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  • Writer's pictureIan Parsonage

Part 2 of 2: DSCSA: What's to Come?

Updated: Aug 6, 2019

Return product processing

The next two segments of the DSCSA will regulate the processing of returned products. These are anticipated to go into effect on Nov. 27, 2019. After which, if nothing changes, it will become illegal to return non-verified products into inventory that are designated for re-sale, unless, they are either verified or grandfathered in (see later).

This has serious potential ramifications as the total value of returned products equates to over $4 billion in saleable products per year. Doing this poorly, at the very least, will result in inventory issues and, even worse, could be cause for perfectly good products being scrapped. All of which primarily results from badly implemented new processes and poor or slow verification router service (VRS) systems. In the end, neither are good for the most important person in the supply chain, the patient.

Dispenser conformance

Following this, on Nov. 27, 2020, dispensers will need to appropriately process serialized product. When this occurs, the serialization process will have reached further down the supply chain. Right now, it is clear that most actors at this level, despite the DSCSA being published formally on Nov. 27, 2013 (at the time of this writing, nearly five and a half years ago), have not yet considered what to do. This can only result in one of two things, further acts of leniency by the FDA or panic/chaos. Again, the person suffering will be the patient.

Fully interoperable supply chain

The final step in the existing DSCSA regulation is scheduled to come to fruition during 2023 with the unveiling of the era of “Fully Interoperable Supply Chain”. There are still many schools of thought as to the meaning of the Nov. 27, 2023 cutover into the Fully Interoperable Supply Chain. With numerous groups and public hearings gathering information, its currently anyone’s guess as to how this will work or what additional steps will be needed to comply.

When the DSCSA was first signed into law late Nov. 2013, the year 2023 was a decade away (obviously). Since then, five and a half years have passed and we are really no further enlightened into the meaning of the endpoint of our journey.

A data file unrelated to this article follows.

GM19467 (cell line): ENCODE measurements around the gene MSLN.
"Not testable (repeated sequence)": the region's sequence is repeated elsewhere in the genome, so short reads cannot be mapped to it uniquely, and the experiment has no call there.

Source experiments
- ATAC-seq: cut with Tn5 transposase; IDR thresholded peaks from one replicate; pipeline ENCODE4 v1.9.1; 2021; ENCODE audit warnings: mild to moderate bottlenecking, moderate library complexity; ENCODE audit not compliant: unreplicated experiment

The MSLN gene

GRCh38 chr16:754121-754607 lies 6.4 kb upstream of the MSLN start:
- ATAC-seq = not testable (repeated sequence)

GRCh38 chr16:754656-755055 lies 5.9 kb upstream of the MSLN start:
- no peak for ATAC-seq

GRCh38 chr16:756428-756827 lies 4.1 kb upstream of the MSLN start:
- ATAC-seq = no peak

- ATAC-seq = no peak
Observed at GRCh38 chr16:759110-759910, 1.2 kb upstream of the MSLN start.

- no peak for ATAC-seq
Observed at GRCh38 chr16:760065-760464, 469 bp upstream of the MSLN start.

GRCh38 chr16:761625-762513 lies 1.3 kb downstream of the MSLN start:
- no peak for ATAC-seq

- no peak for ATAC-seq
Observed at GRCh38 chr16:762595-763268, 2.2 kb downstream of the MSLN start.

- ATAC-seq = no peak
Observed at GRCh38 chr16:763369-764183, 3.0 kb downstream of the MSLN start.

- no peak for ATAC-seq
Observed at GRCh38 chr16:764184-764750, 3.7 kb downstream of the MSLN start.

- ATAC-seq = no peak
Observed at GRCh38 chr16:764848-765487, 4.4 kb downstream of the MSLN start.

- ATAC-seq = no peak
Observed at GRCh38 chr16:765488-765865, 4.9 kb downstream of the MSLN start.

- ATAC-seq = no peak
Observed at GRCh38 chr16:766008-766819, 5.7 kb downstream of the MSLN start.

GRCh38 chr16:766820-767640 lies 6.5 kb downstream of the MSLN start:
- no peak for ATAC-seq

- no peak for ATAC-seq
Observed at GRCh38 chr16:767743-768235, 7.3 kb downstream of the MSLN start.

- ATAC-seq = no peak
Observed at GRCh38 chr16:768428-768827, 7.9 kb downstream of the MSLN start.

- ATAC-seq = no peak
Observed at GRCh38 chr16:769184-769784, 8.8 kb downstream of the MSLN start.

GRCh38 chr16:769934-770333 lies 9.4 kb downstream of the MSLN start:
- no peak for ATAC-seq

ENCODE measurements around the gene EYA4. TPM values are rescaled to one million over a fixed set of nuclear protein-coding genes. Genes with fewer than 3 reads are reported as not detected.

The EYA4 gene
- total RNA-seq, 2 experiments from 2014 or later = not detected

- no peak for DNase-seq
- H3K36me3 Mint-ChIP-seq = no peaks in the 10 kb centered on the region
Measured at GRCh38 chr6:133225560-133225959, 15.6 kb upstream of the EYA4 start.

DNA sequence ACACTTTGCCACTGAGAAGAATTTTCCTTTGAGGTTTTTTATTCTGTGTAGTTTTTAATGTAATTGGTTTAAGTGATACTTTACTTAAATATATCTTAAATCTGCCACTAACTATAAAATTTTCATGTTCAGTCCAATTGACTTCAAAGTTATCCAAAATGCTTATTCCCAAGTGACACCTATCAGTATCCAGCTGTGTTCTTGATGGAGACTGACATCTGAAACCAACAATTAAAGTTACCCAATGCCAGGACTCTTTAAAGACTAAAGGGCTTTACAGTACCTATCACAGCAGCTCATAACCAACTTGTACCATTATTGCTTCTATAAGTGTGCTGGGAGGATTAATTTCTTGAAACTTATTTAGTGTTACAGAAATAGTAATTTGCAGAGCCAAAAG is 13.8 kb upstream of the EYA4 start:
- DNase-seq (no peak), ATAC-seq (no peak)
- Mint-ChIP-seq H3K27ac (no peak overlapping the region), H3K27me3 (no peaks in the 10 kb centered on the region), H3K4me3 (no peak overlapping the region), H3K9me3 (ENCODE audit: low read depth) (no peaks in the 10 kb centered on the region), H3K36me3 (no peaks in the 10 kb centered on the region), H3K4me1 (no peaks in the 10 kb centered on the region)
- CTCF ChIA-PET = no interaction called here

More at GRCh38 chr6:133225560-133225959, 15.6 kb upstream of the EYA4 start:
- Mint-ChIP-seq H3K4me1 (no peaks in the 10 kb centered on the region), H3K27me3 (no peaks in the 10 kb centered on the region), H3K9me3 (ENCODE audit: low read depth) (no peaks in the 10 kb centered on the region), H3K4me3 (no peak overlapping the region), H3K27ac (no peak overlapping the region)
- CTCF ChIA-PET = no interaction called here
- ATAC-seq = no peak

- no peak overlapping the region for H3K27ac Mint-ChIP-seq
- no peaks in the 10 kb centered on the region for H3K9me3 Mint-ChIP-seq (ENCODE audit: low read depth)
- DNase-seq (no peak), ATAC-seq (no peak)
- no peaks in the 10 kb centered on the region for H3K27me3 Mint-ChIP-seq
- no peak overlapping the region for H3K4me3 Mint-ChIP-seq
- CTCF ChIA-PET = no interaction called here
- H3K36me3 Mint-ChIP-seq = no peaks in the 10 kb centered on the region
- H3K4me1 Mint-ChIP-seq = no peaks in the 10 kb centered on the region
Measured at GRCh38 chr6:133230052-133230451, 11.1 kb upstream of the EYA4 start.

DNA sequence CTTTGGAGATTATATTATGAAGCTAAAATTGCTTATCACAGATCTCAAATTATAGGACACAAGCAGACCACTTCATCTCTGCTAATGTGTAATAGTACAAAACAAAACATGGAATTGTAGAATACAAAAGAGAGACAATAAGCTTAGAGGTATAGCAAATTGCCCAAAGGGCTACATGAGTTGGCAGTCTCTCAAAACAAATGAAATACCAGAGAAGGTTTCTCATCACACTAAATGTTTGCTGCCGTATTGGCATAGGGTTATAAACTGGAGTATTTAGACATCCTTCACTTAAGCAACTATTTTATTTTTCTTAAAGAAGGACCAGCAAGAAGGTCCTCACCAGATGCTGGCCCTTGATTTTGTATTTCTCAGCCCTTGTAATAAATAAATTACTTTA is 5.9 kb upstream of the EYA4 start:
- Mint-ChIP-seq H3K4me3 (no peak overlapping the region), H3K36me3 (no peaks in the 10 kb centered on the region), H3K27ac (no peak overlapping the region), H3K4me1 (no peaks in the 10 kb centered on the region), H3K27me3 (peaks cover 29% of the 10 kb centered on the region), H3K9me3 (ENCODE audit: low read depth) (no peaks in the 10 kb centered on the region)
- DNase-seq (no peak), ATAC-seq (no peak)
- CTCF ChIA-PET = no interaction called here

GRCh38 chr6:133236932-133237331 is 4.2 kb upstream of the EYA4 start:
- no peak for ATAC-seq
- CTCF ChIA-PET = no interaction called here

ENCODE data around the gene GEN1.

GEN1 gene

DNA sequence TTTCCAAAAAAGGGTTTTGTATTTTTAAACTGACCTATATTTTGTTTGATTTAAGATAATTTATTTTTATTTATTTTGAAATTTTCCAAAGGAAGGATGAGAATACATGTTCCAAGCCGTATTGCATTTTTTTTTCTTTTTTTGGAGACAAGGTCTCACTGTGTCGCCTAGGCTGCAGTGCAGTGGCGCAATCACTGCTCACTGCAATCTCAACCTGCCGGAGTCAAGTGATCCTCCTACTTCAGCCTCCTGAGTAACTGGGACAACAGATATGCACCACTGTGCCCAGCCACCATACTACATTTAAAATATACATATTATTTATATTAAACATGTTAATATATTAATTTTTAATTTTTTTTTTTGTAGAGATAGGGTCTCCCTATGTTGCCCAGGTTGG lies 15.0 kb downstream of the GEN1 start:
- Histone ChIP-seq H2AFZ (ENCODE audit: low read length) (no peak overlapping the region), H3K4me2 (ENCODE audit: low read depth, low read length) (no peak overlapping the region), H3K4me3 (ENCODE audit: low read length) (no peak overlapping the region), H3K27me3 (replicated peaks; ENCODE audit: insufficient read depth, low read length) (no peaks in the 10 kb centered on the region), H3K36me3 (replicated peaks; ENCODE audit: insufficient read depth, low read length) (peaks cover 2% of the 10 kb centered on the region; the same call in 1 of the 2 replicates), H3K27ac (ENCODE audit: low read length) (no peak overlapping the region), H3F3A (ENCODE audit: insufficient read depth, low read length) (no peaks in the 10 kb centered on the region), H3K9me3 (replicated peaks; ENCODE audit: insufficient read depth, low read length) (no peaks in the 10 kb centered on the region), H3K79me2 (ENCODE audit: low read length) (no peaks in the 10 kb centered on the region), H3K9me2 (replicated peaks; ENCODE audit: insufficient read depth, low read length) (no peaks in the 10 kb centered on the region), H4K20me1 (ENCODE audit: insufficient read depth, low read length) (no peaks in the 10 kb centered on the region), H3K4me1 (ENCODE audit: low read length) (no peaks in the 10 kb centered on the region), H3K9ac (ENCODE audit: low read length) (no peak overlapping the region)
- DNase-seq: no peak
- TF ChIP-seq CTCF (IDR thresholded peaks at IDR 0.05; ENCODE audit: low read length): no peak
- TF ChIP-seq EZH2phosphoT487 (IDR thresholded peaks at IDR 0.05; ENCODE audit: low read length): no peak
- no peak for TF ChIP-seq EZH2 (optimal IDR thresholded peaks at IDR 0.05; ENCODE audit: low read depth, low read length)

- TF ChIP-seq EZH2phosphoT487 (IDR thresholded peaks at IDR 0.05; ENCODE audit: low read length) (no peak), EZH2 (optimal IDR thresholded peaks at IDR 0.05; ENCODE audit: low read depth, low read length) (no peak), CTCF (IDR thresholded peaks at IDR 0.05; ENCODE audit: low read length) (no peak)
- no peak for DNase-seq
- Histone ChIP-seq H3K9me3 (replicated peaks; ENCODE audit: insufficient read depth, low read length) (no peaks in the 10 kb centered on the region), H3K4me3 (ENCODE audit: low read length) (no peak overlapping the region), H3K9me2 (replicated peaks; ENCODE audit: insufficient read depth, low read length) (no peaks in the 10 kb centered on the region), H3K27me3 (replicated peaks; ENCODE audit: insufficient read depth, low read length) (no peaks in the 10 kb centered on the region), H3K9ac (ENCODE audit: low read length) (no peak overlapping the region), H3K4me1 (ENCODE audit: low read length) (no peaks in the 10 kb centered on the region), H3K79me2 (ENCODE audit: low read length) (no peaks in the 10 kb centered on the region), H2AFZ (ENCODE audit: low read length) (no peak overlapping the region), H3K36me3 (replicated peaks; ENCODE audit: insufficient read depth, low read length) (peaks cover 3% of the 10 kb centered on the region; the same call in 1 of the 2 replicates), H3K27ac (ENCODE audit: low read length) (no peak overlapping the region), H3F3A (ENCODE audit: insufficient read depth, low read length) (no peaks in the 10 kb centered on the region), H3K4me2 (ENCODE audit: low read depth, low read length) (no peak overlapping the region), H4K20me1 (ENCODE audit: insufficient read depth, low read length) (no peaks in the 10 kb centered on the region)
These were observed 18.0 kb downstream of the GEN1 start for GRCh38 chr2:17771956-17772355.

But what is readily apparent from our experience thus far is that, if additional systems and technologies are required, the definition needs to be settled very soon. If not, serious thought should be given to delaying this final milestone, especially if you consider how fundamentally under-prepared the industry was for the Nov. 27, 2017 date—a deadline that prompted the one year grace period. Four and a half years will pass in the blink of an eye.


In a long-awaited move, the FDA released its grandfathering guidance earlier this year by intimating that any product entering the U.S. pharmaceutical supply chain on or before Nov. 27, 2018 and not labeled with a serial number would be considered, “Grandfathered In.” This guidance appears to be fairly clear and presents the distribution supply chain with a small challenge.

Nowhere will this be more apparent than in the returns department. An example, if you will, is to put yourself in the shoes of a returns associate operating inside a warehouse. You have just opened a returned package to find that the product inside is not serialized. What do you do? This raises many issues, including:

  • You are unable to use a VRS system to check its validity;

  • You cannot easily check to see if the item has been returned from where it was shipped;

  • You cannot check to see if this item has ever been in your own or indeed any of your company’s facilities before.

So, how can you check to see if the item is grandfathered in? There is not going to be a centralized list of grandfathered products. So it is off to the races. First, the in-system search is used to check Item and Lot Numbers manually to see when it was received in the hope that this can answer the question, if not, then it’s a paper records search.

The moral of this story is as follows, if you are not already receiving your T3 data electronically and storing it for easy Returns-Team retrieval, then for a period of time, potentially three to five years, you will need to have an excellent filing system or be prepared to up-scale your Returns Department. If an FDA audit finds systematic returns to stock of potentially non-grandfathered product or poor returns process quality, then that’s a 483 in waiting.

Ian Parsonage


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